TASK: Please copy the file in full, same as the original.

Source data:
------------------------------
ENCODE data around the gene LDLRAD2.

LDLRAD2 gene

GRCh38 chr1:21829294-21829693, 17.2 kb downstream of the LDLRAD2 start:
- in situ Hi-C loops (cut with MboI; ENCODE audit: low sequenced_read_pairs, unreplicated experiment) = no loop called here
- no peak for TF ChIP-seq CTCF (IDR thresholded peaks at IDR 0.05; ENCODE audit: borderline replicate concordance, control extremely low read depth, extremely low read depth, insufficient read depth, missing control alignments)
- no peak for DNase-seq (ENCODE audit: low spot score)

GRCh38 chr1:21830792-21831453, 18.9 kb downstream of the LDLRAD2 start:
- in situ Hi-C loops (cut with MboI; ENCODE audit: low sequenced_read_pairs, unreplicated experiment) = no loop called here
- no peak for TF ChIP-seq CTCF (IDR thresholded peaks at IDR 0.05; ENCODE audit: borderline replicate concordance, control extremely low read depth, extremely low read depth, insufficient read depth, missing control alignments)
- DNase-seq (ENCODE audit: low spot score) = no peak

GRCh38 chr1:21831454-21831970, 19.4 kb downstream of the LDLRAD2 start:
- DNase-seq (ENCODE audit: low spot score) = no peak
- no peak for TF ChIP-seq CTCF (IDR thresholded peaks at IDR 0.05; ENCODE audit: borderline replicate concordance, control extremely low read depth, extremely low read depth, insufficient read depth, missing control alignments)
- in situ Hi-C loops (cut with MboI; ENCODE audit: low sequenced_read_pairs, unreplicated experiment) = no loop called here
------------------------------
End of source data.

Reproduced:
ENCODE data around the gene LDLRAD2.

LDLRAD2 gene

GRCh38 chr1:21829294-21829693, 17.2 kb downstream of the LDLRAD2 start:
- in situ Hi-C loops (cut with MboI; ENCODE audit: low sequenced_read_pairs, unreplicated experiment) = no loop called here
- no peak for TF ChIP-seq CTCF (IDR thresholded peaks at IDR 0.05; ENCODE audit: borderline replicate concordance, control extremely low read depth, extremely low read depth, insufficient read depth, missing control alignments)
- no peak for DNase-seq (ENCODE audit: low spot score)

GRCh38 chr1:21830792-21831453, 18.9 kb downstream of the LDLRAD2 start:
- in situ Hi-C loops (cut with MboI; ENCODE audit: low sequenced_read_pairs, unreplicated experiment) = no loop called here
- no peak for TF ChIP-seq CTCF (IDR thresholded peaks at IDR 0.05; ENCODE audit: borderline replicate concordance, control extremely low read depth, extremely low read depth, insufficient read depth, missing control alignments)
- DNase-seq (ENCODE audit: low spot score) = no peak

GRCh38 chr1:21831454-21831970, 19.4 kb downstream of the LDLRAD2 start:
- DNase-seq (ENCODE audit: low spot score) = no peak
- no peak for TF ChIP-seq CTCF (IDR thresholded peaks at IDR 0.05; ENCODE audit: borderline replicate concordance, control extremely low read depth, extremely low read depth, insufficient read depth, missing control alignments)
- in situ Hi-C loops (cut with MboI; ENCODE audit: low sequenced_read_pairs, unreplicated experiment) = no loop called here